I’ve always felt that my own paintings should speak for themselves. Words can point to what you should look at and create a context for what you see, but I don’t think that anyone can really communicate in words what works of art communicate any more than they can create in words the taste of a good wine. The experiences of – say - a painted, translucent red - of delicate lines and bold shapes - of dramatic, metaphoric images - are like - well - the tang of garlic in a good, kosher hot dog - if we can imagine such experiences as being more serious - more profound - than pleasurable. They have to be ‘tasted’ to be known. It is not an intellectual process, although some art critics have made their careers trying to describe and explain it. The meaning – the significance - of a painting is in the work itself - in the personal responses to the aesthetic and metaphoric qualities of the image. This does not mean that paintings don’t embody meanings beyond such intrinsic qualities of the paintings. Although paintings can be about any personal experience, I believe that important paintings should be about something important - about life - the human condition - about the world we live in, or, in my case, the world we used to live in – even about art itself. There is something unique about artists who create with passion, who write - or paint - or compose works of art that express the intensely human experiences they share with others – of love and hate - of beauty and ugliness – of nature and society - of divinity and belief – of the imaginings of our mind - of memory - of loss - of mortality and death - all those corny, clichéd sentiments which just happened to be meaningful to us. And it may be that those visions are more true and real to us than the objective truths of science; at least, they touch us in ways that science never can. I would like to think that this is true about me.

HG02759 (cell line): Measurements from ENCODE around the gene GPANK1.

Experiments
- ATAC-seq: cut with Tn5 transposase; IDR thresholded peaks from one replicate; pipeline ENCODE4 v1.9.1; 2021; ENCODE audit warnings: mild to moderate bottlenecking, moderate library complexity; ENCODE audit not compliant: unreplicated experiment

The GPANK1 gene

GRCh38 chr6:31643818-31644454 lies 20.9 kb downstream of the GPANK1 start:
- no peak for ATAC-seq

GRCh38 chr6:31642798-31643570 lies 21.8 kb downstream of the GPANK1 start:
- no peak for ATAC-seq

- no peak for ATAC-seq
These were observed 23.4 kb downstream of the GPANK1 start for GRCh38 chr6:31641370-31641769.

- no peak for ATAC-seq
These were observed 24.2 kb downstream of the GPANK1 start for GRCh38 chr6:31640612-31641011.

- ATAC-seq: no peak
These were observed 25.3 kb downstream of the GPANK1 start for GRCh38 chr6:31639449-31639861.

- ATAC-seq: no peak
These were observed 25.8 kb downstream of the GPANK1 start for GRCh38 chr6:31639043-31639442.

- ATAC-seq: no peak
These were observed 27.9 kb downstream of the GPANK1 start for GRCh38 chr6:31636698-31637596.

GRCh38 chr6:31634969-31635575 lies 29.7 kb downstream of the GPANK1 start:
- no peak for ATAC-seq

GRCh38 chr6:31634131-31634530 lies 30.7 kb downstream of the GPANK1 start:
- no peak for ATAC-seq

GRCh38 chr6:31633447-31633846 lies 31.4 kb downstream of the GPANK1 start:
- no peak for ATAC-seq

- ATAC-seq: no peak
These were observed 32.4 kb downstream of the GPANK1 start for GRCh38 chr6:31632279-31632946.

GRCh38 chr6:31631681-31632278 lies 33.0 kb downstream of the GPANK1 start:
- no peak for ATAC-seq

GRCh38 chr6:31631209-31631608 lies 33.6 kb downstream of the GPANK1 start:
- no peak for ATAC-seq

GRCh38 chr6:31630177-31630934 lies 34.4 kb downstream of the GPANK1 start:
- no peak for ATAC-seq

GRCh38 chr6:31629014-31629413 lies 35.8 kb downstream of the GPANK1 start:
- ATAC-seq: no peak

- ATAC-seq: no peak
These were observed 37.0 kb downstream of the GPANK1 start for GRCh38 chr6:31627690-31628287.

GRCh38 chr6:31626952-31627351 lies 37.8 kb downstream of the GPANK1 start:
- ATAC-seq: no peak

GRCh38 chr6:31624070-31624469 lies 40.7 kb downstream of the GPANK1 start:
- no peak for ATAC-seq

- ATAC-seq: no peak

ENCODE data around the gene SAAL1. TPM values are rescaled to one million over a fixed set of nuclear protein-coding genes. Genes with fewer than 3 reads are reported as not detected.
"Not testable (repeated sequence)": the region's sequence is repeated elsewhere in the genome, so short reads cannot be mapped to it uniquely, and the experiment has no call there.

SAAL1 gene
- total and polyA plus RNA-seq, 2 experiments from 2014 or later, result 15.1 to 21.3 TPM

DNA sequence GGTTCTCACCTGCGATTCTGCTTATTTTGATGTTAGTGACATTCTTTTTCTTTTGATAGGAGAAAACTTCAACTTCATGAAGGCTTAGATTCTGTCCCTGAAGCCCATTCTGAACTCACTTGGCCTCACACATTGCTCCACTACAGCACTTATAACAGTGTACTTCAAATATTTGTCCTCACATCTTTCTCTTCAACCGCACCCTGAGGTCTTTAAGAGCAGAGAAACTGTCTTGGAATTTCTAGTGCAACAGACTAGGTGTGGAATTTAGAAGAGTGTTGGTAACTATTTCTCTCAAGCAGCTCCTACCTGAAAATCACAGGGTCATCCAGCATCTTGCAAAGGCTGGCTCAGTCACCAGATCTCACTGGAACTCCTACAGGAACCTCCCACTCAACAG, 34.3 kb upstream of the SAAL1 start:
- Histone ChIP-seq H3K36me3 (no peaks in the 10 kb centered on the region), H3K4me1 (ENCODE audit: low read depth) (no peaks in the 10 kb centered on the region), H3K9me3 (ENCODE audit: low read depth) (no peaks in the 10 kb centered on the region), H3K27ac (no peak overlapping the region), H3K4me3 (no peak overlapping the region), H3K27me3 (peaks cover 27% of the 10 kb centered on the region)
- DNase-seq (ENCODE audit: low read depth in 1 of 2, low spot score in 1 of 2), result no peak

Leopold Segedin has been painting since 1942. In a 75 year career he has painted myriad subjects including the bible & mythology, musicians, games, trains, Maine & Michigan landscapes, and self-portraits, but his focus has always returned to Chicago.
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